You would also want thesaurus (collection) relating of educational terms (which might not be the same as the matches of a generic search engine). Lexaurus lists a few educational thesauri with broader, narrower, preferred, related, and equivalent terms.
With regard to UCAS searches and sort bias, it appears that a course search on their website can return the institutes in alphabetical order, with matching courses in alphabetical order sorted underneath, which as you suggest is a particular concern for York College and those further down the alphabet. I agree that there are some advantages in the Google ranking used by coursedetective.co.uk, with the above provisos.
I would be concerned if there was a trend towards exclusivity (Universities only, say, and not Higher Education colleges) to course search engines; and would prefer that any restriction (type of institution, locality and so on) was applied by the user.
On another point: you might also consider that an additional driver to produce XCRI CAP feeds is for exchanging course data within an institution; for example, extracting and publishing a feed from databases to be consumed by the institutional website, prospectus and course brochures (our College does this), and possibly feeding reports and other information systems like Virtual Learning Environments.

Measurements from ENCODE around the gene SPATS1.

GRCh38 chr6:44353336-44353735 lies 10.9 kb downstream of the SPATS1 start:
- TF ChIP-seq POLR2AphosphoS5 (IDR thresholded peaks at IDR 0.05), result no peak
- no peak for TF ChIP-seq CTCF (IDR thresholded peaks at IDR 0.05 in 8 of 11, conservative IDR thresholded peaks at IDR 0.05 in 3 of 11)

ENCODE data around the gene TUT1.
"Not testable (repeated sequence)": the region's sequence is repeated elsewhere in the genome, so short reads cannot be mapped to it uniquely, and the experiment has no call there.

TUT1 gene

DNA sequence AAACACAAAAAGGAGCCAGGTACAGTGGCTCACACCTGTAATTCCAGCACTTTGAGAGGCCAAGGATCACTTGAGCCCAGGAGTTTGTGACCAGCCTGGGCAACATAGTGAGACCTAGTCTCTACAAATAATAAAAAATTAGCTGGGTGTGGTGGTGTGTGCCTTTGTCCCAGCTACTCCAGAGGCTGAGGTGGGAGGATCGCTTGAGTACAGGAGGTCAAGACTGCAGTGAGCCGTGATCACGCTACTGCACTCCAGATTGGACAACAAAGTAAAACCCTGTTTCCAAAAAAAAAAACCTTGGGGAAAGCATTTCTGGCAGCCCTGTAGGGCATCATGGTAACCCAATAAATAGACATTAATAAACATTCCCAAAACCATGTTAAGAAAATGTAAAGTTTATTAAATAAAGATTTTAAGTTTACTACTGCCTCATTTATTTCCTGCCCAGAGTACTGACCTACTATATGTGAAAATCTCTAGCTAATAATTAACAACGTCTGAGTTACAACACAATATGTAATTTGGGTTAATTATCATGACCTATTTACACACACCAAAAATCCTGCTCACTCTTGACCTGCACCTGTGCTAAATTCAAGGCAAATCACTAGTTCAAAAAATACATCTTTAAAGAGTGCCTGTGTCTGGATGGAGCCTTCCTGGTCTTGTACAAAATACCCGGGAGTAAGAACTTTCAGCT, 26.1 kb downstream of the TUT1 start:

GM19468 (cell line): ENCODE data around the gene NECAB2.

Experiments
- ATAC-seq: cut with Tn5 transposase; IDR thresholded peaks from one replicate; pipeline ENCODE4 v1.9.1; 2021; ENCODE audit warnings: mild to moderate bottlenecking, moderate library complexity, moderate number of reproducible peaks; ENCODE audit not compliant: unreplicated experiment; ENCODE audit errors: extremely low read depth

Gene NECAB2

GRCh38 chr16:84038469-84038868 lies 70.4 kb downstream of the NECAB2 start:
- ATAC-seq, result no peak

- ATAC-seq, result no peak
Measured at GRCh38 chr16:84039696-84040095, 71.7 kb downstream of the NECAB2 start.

@Tavis “There could be problems simply in terms of the relative amounts of descriptive text provided by different institutions, in that more text (and the existence of useful keywords) is more likely to produce a match for a search phrase. This possibly means that controlled vocabularies (of keywords, particularly subject areas) and guidance for/weighting of descriptive text will be required to give balance to searches.”
I’m coming from the stance of a free text search on course descriptions would offer a contrasting position to the search that UCAS currently offers, which I think is based in part on a limited number of search keywords provided by each institution. Which is to say, I’m interested in finding ways of making more effective use of search, as well as looking at how third parties might be able to support university and course choice based on additional criteria.